UK ‘Remainers’ have come to terms with Brexit. We hope the EU can too.
The announcement of Powell as Biden’s pick to serve a second term as Fed Chair saw short-dated US yields move higher during the past week, though virus news overnight has seen all of this move reverse in thin Thanksgiving markets. With data prints remaining robust and an increased political focus on inflation, we think it is likely that the FOMC will announce an acceleration in its taper schedule at the December meeting.
For now, longer-dated yields remain rangebound as the yield curve flattens. Although Eurodollar futures price a much more hawkish path for rates, relative to the median Fed dots during 2022 and 2023, it appears markets are reluctant to believe that cash rates can breach 2% over the longer term.
However, we doubt that it will be possible for the curve to flatten much more than has been the case to-date and we are confident that a move higher in yields should be led by the 10-year point on the curve. The news of the new Covid variant B.1.1.529 over recent hours could of course change some of this, but at this stage a lack of information makes it hard to analyse or credibly comment too much.
Away from rates markets, it has been interesting to observe how the dollar has been buoyed by rising short-dated yields, whereas equities have been supported by contained developments with respect to longer-dated maturities.
In many respects, this may be a logical outcome since equities are themselves very long duration assets. Therefore, it is the discount rate for future cashflows coming from the long end of the bond market that should have the biggest bearing on stocks. Even amidst talk of an accelerated taper and projections moving towards three Fed hikes in 2022 and 2023, so the yield on 30-year Treasuries is still some 50 basis points lower than its 2021 high back in March.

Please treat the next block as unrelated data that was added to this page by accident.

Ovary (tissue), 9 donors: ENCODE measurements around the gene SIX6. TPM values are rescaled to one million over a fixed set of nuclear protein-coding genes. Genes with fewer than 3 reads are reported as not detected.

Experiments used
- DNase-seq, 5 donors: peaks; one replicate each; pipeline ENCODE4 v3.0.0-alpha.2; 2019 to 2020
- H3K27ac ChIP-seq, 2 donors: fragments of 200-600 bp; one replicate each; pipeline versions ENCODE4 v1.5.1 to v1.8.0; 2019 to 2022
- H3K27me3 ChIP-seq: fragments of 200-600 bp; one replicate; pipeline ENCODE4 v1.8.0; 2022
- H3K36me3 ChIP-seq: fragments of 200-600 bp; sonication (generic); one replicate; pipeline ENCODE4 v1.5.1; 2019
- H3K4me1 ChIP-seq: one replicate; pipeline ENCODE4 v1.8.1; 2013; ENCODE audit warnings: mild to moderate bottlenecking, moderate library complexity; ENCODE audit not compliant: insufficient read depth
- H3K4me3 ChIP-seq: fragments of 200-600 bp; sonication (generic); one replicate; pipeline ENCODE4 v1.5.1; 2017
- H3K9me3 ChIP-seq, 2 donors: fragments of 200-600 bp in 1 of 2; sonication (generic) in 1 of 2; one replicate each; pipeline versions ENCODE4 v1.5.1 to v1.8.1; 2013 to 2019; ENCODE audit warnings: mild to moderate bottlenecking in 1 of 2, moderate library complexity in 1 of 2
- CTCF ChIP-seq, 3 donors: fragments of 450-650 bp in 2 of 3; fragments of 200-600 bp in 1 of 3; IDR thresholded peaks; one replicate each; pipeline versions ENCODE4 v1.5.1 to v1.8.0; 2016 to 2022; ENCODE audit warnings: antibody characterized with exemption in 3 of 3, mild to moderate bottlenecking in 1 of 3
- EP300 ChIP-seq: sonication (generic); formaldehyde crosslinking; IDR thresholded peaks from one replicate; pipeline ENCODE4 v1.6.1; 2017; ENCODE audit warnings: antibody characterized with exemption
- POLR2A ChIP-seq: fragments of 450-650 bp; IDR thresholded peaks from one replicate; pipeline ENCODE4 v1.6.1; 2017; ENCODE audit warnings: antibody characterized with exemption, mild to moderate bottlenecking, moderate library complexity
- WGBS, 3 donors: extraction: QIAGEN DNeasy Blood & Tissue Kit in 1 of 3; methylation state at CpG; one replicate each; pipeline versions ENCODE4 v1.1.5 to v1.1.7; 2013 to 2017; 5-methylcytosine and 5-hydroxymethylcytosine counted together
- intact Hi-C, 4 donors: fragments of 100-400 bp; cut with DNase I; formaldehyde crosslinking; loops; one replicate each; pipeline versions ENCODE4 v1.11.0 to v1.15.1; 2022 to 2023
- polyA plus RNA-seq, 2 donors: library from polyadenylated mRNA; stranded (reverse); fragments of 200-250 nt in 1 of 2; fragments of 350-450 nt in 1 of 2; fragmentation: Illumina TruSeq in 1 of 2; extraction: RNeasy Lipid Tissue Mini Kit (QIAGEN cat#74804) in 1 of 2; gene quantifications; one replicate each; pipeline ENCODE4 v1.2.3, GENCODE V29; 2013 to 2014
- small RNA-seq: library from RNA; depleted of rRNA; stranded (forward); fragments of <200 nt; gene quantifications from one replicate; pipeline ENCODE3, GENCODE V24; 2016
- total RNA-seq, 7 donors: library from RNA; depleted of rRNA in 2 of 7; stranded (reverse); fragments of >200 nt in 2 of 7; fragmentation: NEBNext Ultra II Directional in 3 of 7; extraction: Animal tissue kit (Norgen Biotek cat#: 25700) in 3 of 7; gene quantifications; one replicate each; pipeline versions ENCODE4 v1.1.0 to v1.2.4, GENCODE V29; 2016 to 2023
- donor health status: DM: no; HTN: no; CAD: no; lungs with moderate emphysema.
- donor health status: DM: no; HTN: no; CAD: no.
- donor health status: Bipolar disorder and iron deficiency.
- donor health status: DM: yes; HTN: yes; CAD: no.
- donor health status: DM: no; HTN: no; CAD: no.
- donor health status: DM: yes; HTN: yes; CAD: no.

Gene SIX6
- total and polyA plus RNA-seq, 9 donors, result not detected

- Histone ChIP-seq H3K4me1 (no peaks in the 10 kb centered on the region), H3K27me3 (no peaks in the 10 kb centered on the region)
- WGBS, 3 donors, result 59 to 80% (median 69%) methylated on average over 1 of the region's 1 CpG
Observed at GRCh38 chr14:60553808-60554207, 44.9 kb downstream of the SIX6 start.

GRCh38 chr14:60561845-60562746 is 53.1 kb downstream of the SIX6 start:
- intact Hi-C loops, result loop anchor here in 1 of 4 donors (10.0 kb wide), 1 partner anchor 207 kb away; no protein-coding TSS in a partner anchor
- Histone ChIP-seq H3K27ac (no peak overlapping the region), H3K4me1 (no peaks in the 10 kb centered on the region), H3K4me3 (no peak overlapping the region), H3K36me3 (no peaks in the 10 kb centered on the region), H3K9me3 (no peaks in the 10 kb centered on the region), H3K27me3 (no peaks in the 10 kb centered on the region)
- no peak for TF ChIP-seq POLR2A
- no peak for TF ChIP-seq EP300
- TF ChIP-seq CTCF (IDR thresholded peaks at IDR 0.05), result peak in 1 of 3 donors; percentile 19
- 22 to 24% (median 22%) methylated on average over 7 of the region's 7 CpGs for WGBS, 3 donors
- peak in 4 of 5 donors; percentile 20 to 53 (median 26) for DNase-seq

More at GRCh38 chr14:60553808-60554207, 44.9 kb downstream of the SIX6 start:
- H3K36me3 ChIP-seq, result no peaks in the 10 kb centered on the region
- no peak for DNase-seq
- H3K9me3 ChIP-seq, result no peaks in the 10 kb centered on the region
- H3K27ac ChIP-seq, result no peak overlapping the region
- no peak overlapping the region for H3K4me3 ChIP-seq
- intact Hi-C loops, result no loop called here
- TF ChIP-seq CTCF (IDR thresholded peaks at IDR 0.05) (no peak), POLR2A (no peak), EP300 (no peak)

Seen in this light, it is understandable if equity investors remain sanguine until this changes. That said, if long-dated yields do start to rise, then this could increase the risk of a reversal in stocks and a rotation from growth to value on a sector basis.
Attention in Europe remains more focused on a fourth Covid wave. Based on the UK’s experience, we expect this to plateau soon and hope that policymakers hold their nerve without re-imposing lockdown restrictions, as we have witnessed in Austria. At this point, lockdown feels like a policy error to us and looking at healthcare data, it is observed that levels of hospitalisations across the continent remain much lower than was the case earlier in 2021 – notwithstanding scare stories coming from organisations such as the WHO.
Although we remain sanguine with respect to Covid risks in Europe, we think that recent developments will give the ECB plenty of cover to remain relatively dovish at the December policy meeting, despite elevated inflation pressures.
A EUR40 billion extension in APP purchases is largely expected and the technical outlook for eurozone government fixed income continues to appear supportive through the course of 2022. We doubt eurozone rates will rise materially before the end of 2023 and consequently have a more favourable outlook with respect to euro duration than is the case in the US or UK.
Elsewhere in Europe, a coalition agreement in Germany appears to pave the way for a Scholz government to be announced early next month. Politics in Sweden also caught attention, with the country’s first female prime minister only lasting a few hours in office before a coalition collapse.
European credit spreads have been under some pressure during November, with swap spreads, corporate spreads and sovereign spreads all rising. With supply abating as we move into December, we think that these moves may be reversed over the coming month, as long as the ECB does not deliver a hawkish surprise, which we see as relatively unlikely.